Do you find yourself struggling to keep up with conversations in noisier places like restaurants? Is saying “huh” or “what” in response to what others are saying common for you? Or do you ever pretend to hear in social settings to avoid sharing your hearing loss? These are common symptoms of hearing loss and specifically how one can be impacted in noisier settings. Hearing loss reduces a person’s capacity to perceive and process sound which produces a wide range of symptoms. Hearing can be especially difficult in tougher listening environments that are even challenging for people without hearing loss – parties, restaurants, travel hubs like airports, etc. Even with the support of hearing aids, people can experience more of a challenging time hearing in these environments. But recent developments offer great news – there are brain exercises people can practice that increase capacity to hear speech in noisier settings.
Hearing & the Brain
To better understand how performing brain exercises can help to hear, it is useful to know the relationship between hearing and the brain. The ears are not the only body part that is responsible for hearing, the brain plays a major role in how we hear and understand sound. The auditory system is the sensory system that manages to hear and it consists of the following:
- Outer ear: the most visible part of the ear (the outer cartilage) absorbs sound from the environment which travels through the ear canal and lands on the eardrum.
- Middle ear: the vibrations of the eardrum activate the ossicles which are three connected bones in the middle ear. These bones help propel soundwaves further into the inner ear.
- Inner ear: thousands of hair cells in the cochlea help convert soundwaves into electrical signals for the brain.
- Brain: the auditory nerve carries electrical signals from the inner ear to the brain. There are specific areas of the brain that are responsible for language and speech comprehension which receive and process this information. This processing and analysis that happens in the brain are what allows us to understand and make meaning of what we hear.
Hearing loss often occurs when hair cells in the inner ear are damaged. This results in the brain receiving less auditory input, making it challenging to hear and understand what one is hearing. But recent research shows that there are exercises that can improve this and further support hearing.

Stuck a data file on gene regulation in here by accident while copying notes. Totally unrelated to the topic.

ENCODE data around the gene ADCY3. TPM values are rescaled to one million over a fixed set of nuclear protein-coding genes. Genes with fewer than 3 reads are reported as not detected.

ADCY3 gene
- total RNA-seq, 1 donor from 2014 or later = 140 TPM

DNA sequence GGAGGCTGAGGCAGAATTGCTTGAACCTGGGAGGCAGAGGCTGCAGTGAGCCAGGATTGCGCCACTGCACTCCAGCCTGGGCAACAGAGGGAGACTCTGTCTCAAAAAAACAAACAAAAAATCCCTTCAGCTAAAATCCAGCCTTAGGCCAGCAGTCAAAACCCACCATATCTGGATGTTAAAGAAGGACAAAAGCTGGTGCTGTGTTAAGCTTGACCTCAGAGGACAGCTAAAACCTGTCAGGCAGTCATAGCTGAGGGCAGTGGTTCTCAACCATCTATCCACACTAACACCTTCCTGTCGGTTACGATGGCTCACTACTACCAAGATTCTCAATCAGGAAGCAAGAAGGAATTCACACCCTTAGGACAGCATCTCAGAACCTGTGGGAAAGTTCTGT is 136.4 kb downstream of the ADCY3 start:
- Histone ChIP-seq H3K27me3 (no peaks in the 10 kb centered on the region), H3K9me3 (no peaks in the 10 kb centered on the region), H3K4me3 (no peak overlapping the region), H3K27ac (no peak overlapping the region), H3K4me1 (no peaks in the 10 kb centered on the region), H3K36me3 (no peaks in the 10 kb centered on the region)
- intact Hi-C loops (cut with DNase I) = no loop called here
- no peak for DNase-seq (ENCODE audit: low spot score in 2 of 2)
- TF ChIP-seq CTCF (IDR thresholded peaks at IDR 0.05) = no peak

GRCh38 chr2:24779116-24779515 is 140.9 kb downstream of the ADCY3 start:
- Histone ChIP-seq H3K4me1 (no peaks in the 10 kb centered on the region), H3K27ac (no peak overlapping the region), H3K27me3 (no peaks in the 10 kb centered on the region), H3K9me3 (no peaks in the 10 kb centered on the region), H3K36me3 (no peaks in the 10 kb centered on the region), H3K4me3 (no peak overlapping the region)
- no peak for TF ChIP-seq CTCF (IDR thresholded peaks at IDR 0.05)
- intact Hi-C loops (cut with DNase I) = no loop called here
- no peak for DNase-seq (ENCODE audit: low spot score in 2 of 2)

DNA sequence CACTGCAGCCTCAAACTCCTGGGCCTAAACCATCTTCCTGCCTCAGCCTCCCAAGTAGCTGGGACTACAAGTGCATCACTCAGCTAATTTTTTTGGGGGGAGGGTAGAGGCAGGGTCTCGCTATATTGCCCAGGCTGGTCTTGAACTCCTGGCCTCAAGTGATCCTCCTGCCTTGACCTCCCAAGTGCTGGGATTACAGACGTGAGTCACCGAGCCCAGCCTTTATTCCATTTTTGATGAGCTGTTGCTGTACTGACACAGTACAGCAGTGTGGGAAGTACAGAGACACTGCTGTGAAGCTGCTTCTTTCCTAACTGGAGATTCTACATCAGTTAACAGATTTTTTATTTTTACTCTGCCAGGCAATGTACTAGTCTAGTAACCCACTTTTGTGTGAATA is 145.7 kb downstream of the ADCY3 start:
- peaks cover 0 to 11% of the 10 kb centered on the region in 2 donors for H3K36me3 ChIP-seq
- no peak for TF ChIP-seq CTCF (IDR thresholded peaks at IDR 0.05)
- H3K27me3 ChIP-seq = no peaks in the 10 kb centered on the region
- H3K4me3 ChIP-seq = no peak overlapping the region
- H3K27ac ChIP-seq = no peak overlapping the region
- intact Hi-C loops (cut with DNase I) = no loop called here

Link Between Brain Exercises & Improved Hearing
The link between brain exercises and speech-in-noise intelligibility was examined by researchers at the Massachusetts Eye and Ear Infirmary. The study included 24 participants (with an average age of 70) who experienced mild to severe hearing loss and wore hearing aids for an average of 7 years. Participants were assigned to two different groups that spent 3.5 hours per week, for 8 weeks, playing a game.
- Group 1: played a game designed to improve the ability to follow conversations. The game involved paying attention to subtle auditory changes as they moved through the game.
- Group 2: the placebo control group, people in this group also played a game but it was not specifically designed to improve speech intelligibility.
Researchers found that the participants in group 1 correctly identified 25% more words in spoken sentences that were communicated against increasing levels of background noise. This reveals that the people who engaged in the games designed to enhance speech comprehension experienced much more successful in doing so.
How exactly can brain exercises improve speech comprehension? Well, researchers suggest that it is possible to strengthen cognitive capacities. The computerized audio game people played in the study required them to hear changes in sound in order to properly assemble jigsaw puzzles. Consistently doing this over time strengthened what is referred to as neuroplasticity. Neuroplasticity describes the brain developing new neural connections which improve one’s ability to perform cognitive functions like detecting and processing speech as well as sound.
Brain Exercises that Enhance Hearing
There are brain exercises designed to improve speech intelligibility that you can access and start playing. This includes:
- LACE: developed by audiologists at the University of California San Francisco, this training program is designed to improve speech comprehension in environments with higher levels of background noise.
- cleARWorks Ears: this training program works on improving speech comprehension and other cognitive skills in louder and quiet environments.
- Angel Sound: this program focuses on identifying sounds and speech through interactive modules.